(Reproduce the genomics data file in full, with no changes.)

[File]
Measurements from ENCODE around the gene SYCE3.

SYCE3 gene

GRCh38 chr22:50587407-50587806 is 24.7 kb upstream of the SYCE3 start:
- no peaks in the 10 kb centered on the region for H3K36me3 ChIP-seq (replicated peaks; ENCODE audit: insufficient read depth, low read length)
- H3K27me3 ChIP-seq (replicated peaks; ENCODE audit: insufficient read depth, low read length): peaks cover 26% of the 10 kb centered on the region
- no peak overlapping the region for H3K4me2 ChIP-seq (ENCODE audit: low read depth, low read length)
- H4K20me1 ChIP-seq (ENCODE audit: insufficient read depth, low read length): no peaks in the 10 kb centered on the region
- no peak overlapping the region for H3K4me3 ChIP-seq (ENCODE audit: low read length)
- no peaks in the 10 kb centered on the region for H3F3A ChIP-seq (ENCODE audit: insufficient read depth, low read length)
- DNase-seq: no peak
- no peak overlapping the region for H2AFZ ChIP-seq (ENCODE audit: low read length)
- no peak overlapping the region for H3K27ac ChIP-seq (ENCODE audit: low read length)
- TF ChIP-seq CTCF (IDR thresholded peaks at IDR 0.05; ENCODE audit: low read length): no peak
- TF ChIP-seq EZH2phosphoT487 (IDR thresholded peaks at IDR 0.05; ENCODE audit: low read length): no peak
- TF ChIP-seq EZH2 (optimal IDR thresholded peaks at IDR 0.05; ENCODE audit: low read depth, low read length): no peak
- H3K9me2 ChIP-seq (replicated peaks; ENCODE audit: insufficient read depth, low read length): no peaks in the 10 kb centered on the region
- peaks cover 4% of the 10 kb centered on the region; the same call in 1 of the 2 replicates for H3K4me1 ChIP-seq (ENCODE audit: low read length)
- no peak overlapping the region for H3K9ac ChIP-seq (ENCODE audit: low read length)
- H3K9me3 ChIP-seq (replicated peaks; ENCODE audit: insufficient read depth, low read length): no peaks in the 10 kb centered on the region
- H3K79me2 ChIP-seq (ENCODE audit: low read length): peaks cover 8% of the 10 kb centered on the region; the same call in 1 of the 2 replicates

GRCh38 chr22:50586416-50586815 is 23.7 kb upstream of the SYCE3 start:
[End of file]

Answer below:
Measurements from ENCODE around the gene SYCE3.

SYCE3 gene

GRCh38 chr22:50587407-50587806 is 24.7 kb upstream of the SYCE3 start:
- no peaks in the 10 kb centered on the region for H3K36me3 ChIP-seq (replicated peaks; ENCODE audit: insufficient read depth, low read length)
- H3K27me3 ChIP-seq (replicated peaks; ENCODE audit: insufficient read depth, low read length): peaks cover 26% of the 10 kb centered on the region
- no peak overlapping the region for H3K4me2 ChIP-seq (ENCODE audit: low read depth, low read length)
- H4K20me1 ChIP-seq (ENCODE audit: insufficient read depth, low read length): no peaks in the 10 kb centered on the region
- no peak overlapping the region for H3K4me3 ChIP-seq (ENCODE audit: low read length)
- no peaks in the 10 kb centered on the region for H3F3A ChIP-seq (ENCODE audit: insufficient read depth, low read length)
- DNase-seq: no peak
- no peak overlapping the region for H2AFZ ChIP-seq (ENCODE audit: low read length)
- no peak overlapping the region for H3K27ac ChIP-seq (ENCODE audit: low read length)
- TF ChIP-seq CTCF (IDR thresholded peaks at IDR 0.05; ENCODE audit: low read length): no peak
- TF ChIP-seq EZH2phosphoT487 (IDR thresholded peaks at IDR 0.05; ENCODE audit: low read length): no peak
- TF ChIP-seq EZH2 (optimal IDR thresholded peaks at IDR 0.05; ENCODE audit: low read depth, low read length): no peak
- H3K9me2 ChIP-seq (replicated peaks; ENCODE audit: insufficient read depth, low read length): no peaks in the 10 kb centered on the region
- peaks cover 4% of the 10 kb centered on the region; the same call in 1 of the 2 replicates for H3K4me1 ChIP-seq (ENCODE audit: low read length)
- no peak overlapping the region for H3K9ac ChIP-seq (ENCODE audit: low read length)
- H3K9me3 ChIP-seq (replicated peaks; ENCODE audit: insufficient read depth, low read length): no peaks in the 10 kb centered on the region
- H3K79me2 ChIP-seq (ENCODE audit: low read length): peaks cover 8% of the 10 kb centered on the region; the same call in 1 of the 2 replicates

GRCh38 chr22:50586416-50586815 is 23.7 kb upstream of the SYCE3 start: